Want to make a gift to eternity? Nothing says forever quite like a handmade stone bowl. Maker extraordinaire Tim Anderson writes our Heirloom Technology column each issue of MAKE, and for Volume 24, he shared his technique for carving a stone bowl. Head over to Make: Projects for the full tutorial. As Anderson notes, “Fortunately, tools with diamond-studded cutters have become cheap and abundant. They make stone carving amazingly fast and easy. The same techniques seen here can of course be used to make any sort of stone objects you desire. My bowl is heavy and shallow because I plan to use it for a mortar to make nut butter. And I want it to last forever.” What kind of bowl will you make?
Alan Rorie of San Francisco, CA, wrote in to share his Voronoi Bookshelf Generator software that helps you design your Voronoi-pattern bookshelf on-screen, then output files for laser cutting or CNCing. (See more MAKE posts about Alan.)
Josh Guyot and JoeBen Bevirt, creators of the Gorrilapod flexible tripod, went to Kickstarter to fund their latest invention, called Galileo, an “iOS-controlled robotic iPhone platform with infinite spherical rotation capability.” It looks beautiful, and the Kickstarter price of $85 seems reasonable. I’m looking forward to seeing how makers incorporate the device into their own creations.
This self-balancing robot was designed and built by Kerry Wong and uses just a few ICs and some basic electronic components to get the job done. This project is definitely more up your alley if you’re interested in using discrete components rather than a microcontroller designed for prototyping, but the cost in doing it this way makes it attractive.
From Kerry’s site:
[via Hacked Gadgets]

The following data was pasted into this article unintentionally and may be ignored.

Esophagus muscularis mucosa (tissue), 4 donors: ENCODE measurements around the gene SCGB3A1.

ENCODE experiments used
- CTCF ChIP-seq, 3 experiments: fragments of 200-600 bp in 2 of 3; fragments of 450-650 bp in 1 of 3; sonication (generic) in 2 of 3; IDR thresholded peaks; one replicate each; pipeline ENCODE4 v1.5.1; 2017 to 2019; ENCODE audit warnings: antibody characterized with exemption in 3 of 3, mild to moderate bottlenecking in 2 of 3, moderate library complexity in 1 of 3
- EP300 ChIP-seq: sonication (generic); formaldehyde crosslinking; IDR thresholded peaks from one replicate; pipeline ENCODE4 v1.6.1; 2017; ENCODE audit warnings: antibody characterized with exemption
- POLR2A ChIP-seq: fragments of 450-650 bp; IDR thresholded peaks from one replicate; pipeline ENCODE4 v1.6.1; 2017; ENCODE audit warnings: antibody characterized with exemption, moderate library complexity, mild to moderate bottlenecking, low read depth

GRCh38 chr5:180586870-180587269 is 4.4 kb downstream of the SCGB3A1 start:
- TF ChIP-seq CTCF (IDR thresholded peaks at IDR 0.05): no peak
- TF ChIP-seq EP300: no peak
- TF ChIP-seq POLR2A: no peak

Manchester-based design and advertising firm LOVE Labs created a real-time collaborative digital drawing game, called Doodlr.
They tested Doodlr out using the shop window of MadLab, a maker space in the Northern Quarter of Manchester. Participants connected through a smartphone browser via URL or QR code. Then they had 12 seconds to draw whatever prompt was on-screen: “heart,” “ghetto,” “mullet,” etc. As they drew, the drawing instantly showed up in the shop window, with a maximum of 6 artists drawing in the same drawing space at a time (each person was assigned a different “ink” color). Once the 12 seconds had elapsed, the drawing was saved and posted to a Flickr gallery.
“The thing that’s really exciting about this is the fact that it’s so instant. We’re not asking anyone to download an app, or even log in in to a specific Wifi network – Doodlr works in the browser, and over 3G,” says Graeme Rutherford, creative digital strategist at LOVE.
Tacocopter has been trending for awhile, now, but I wanted to hold off on covering it until the hype wore off a bit and a more sober analysis appeared. And now it has, thanks to Huffington Post reporter Jason Gilbert, who got an interview with MIT Personal Robots Group alum Star Simpson, one of three brains behind behind the project, and heard it straight from the horse’s mouth: For now, at least, Tacocopter is more stunt than startup.
The “Lobstercopter” graphic (“Taco Of The East!”) at the bottom right corner of the Tacocopter page is another strong clue, IMHO. [Thanks, Rachel!]
The other day someone asked me how they could integrate audio their Arduino project. The answer was easy, I just told them to use the Wave Shield Kit that we sell in the Maker Shed! This shield is one of my favorites; It allows you to play back audio files stored on an SD card. Just build the kit, load up a card with .wav files, add a speaker, and use the wavehc library to trigger playback in your Arduino sketch. The possibilities are limitless! Here’s a quick demo:
I think I’m going to build a door bell using random animal sounds like that. It will drive my labradoodle wild!
Welsh sculptor Jessica Lloyd-Jones created a series of four gas discharge tubes in the shape of human organs. Besides Electric Lungs, shown above, it includes Optic Nerve, Brain Wave, and Heart. The sculptures were executed at renowned New York glass studio Urban Glass, in collaboration with specialists there. [via adafruit]
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